Baseball Toaster was unplugged on February 4, 2009.
"Those who do not learn from history are destined to repeat it"
—Pedro "El Cobarde" Martinez (that's "coward" in Spanish)
The Yankees beat the Red Sox in improbable fashion tonight with an eleventh-inning walk-off home run by Aaron Boone, 6-5. The win was improbable because the Yankees once trailed 4-0 with Red Sox starter Pedro Martinez cruising.
The Red Sox led 5-2 with one out in the bottom of the eighth with Martinez in control. The Fox crew was ramping up its salute to the Red Sox in anticipation of their appearance in the Fall Classic. The Yankees had just five outs left and Derek Jeter had seemed ready to be expend one, after falling behind 0-2 while being made to look silly in doing so.
But all of a sudden Jeter put a charge in a ball and doubled to right over Trot Nixon's head. Bernie Williams followed and singled Jeter home on a 2-2 pitch.
Grady Little then visited Martinez on the mound. It was apparent—and Little confirmed later—that Little had asked Martinez if he wanted to remain in the game, to which Martinez "cowboyed up" in the affirmative. Little had left-hander Alan Embree ready and Hideki Matsui was up.
Martinez seemed to regain control as he quickly got two (questionable) strikes called on Hideki Matsui. Then Matsui took the next ball down the right field line for a ground rule double as it was touched by a fan, momentarily a lucky break for the Red Sox since Williams would have scored easily.
Jorge Posada was due up next. My first thought was that Martinez would plunk Posada as he promised in game three. The beanball was delivered under similar circumstances: left-handed batter with runners at second and third. But Martinez was pitching to Posada.
This was the Martinez's undoing as Posada took a 2-2 pitch and sent a Texas Leaguer that fell between three fielders. Both baserunners scored, tying the game, and the winning run in the person of Posada ended up on second since no one covered the bag when the middle infielders chased the fly ball.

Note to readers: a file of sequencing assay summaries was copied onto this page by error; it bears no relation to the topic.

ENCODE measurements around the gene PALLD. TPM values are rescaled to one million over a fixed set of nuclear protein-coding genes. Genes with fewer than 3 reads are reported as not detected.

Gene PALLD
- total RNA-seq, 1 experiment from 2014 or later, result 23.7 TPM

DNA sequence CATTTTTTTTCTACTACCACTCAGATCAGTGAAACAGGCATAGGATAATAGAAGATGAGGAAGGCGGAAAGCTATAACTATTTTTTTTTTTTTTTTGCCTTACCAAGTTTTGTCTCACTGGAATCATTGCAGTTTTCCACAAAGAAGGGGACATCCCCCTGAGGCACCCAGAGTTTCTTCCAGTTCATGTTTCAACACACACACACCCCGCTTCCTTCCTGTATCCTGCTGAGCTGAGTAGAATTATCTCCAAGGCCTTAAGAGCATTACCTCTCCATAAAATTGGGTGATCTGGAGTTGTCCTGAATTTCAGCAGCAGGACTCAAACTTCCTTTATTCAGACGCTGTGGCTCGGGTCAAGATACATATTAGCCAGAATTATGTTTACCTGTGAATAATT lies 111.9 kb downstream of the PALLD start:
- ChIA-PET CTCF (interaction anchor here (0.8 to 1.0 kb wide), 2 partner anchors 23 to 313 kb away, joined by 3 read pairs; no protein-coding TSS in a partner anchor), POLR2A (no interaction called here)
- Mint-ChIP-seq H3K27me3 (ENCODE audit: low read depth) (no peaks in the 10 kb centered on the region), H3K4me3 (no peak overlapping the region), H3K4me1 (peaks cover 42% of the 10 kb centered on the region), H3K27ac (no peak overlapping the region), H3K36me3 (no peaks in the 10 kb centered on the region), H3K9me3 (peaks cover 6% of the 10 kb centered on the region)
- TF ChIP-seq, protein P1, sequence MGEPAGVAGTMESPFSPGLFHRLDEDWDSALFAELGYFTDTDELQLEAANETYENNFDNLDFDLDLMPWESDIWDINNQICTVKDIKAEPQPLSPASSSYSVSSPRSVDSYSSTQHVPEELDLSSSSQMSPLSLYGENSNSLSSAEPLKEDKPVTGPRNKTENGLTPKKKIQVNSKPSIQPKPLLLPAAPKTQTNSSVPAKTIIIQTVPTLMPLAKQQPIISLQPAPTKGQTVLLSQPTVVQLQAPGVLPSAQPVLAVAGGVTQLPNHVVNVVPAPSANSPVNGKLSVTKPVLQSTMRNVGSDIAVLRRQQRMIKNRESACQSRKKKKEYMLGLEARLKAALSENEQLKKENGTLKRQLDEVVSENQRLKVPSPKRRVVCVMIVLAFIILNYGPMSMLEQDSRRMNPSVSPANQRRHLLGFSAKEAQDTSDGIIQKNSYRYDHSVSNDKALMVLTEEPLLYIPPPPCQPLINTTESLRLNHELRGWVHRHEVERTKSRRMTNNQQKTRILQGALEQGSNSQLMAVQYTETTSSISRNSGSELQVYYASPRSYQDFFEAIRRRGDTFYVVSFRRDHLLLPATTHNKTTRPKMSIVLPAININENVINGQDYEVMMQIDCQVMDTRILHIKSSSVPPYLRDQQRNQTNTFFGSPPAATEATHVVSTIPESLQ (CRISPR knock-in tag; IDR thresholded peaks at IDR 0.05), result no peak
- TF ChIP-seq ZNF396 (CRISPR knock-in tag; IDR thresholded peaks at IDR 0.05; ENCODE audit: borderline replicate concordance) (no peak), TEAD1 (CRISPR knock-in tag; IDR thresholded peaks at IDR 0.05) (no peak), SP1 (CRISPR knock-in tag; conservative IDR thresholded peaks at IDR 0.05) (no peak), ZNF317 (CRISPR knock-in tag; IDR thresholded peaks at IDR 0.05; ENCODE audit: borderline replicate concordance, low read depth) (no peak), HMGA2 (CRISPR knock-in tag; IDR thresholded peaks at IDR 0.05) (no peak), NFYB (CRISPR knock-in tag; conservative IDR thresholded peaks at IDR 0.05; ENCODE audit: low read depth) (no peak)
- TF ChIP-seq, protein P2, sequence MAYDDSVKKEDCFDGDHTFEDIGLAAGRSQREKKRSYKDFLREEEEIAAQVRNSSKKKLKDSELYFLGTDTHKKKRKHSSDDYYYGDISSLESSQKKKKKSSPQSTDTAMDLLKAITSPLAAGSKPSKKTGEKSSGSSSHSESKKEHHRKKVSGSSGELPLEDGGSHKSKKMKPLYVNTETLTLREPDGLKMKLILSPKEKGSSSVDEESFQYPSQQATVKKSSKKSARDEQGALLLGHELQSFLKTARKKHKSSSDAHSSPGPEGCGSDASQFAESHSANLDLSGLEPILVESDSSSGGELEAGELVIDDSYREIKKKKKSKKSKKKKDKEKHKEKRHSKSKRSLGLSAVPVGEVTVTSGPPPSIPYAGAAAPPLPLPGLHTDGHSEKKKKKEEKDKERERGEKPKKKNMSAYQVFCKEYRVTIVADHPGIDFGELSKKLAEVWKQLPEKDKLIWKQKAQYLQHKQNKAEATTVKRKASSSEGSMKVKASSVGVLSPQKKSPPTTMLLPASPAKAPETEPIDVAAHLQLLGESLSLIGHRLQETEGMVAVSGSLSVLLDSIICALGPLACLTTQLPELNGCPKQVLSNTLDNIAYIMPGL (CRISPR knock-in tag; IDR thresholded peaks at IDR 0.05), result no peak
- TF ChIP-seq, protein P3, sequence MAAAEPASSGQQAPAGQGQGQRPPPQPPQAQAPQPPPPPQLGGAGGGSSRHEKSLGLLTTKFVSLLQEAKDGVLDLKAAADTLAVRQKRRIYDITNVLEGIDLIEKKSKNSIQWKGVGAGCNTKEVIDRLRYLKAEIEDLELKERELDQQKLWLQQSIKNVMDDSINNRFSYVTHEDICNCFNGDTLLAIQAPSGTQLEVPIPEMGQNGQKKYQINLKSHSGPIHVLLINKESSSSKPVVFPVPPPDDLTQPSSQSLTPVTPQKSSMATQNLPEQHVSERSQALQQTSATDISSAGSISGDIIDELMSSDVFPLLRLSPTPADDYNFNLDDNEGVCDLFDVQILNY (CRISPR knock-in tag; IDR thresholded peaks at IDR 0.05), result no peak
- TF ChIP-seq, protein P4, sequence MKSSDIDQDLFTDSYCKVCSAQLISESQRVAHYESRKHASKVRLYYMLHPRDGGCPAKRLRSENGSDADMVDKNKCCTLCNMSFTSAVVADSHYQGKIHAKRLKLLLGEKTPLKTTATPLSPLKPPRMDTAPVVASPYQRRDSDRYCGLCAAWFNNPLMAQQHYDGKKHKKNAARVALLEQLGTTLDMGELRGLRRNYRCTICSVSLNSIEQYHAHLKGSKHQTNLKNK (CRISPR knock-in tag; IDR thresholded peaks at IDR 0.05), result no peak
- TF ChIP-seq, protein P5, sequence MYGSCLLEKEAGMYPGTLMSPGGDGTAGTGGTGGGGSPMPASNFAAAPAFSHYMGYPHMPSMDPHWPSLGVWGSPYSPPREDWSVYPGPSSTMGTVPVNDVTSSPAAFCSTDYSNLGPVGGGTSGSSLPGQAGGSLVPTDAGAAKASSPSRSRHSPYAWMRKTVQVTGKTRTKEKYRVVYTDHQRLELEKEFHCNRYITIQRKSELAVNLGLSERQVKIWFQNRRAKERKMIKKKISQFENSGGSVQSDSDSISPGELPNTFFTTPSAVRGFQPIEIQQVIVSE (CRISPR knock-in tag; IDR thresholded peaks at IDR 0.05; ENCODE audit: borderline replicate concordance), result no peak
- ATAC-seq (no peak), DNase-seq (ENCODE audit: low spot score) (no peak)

Martinez's night was over and only his exit could possibly have turned the overwhelming cheers to a smattering of boos. Embree got Giambi, who had been the Yankees only offense through eight hitting two home runs, to fly out. Little brought in Mike Timlin who promptly walked pinch-hitter Ruben Sierra intentionally. Timlin then walked Karim Garcia unintentionally on four pitches to load the bases. The next batter, Alfonso Soriano, who entered the box with four pathetic strikeouts on the night, hit a 1-1 pitch back to the pitcher that caromed off the mound but was somehow caught by second baseman Todd Walker who retired the Yanks on the force out.
The Yankees then summoned Mariano Rivera, who gave up a hit in each of his first two innings, but held firm. Meanwhile the Yankee bats fell silent as they went 1-2-3 in both the ninth and tenth innings.
Fox started concentrating on the Yankee lineup card to determine who was left in the bullpen (i.e., Gabe White, Jose Contreras, and Jeff Weaver) as Rivera mowed down the Sox in the eleventh for his first three-inning appearance in reportedly 7 years.
In the bottom of the eleventh, the leadoff hitter was Aaron Boone who had pinch-ran for Ruben Sierra after he was intentionally walked in the eighth. It was his first at-bat of the night and he was batting .161 with a .406 OPS, no home runs and one RBI in the postseason. Tim Wakefield was on the mound and he had continued to mesmerize the Yankee batters for the third time in the series with his perfect tenth. Wakefield's first offering to Boone was quickly deposited in the left field bleachers, ending the incredible game.
So maybe the Red Sox are cursed…cursed with stupidity.
The remarkable thing about the game was that it seemed a replay of the sixth game of the NLCS. Both the Cubs and the Red Sox were five outs from the World Series and had their ace on the mound. The Cubs then coughed up eight runs to lose the game and later the series. The Red Sox at least were able to send the games to extra innings.
However, in both games the manager was given ample opportunity to give the flagging starter the hook but chose not to. Prior threw 119 pitches; Martinez 123. If it were I managing, I would have pulled Martinez after the Williams hit with the left-handed Matsui at the plate. Certainly he should not have pitched to switch-hitter Jorge Posada, who has more power as a left-hander and who ended up driving in the tying runs.
The Yankees will now host the Marlins on Saturday for game one of the World Series. Both clubs enter the Series with decimated pitching staffs. The Yanks used starters Clemens (65 pitches), Mussina (33), and Wells (6) today and Pettitte threw 92 pitches yesterday. That leaves only Wells, Contreras, and Weaver (gasp!) available to pitch game one. Wells will get the call and Pettitte will probably pitch game two on three days rest (two lefties in the Yankee Stadium games). Rivera also pitched 48 pitches for the win tonight so his availability may be questionable for game one.
Florida used all five of its starters in the final two games of their series: Redman (69 pitches), Penny (9), and Beckett (45) yesterday and Pavano (86) and Willis (23) Tuesday. I guess Willis will get the call give that he will have the most rest and he is left-handed and the game is in Yankee Stadium. That leaves either Penny or Pavano for game 2.
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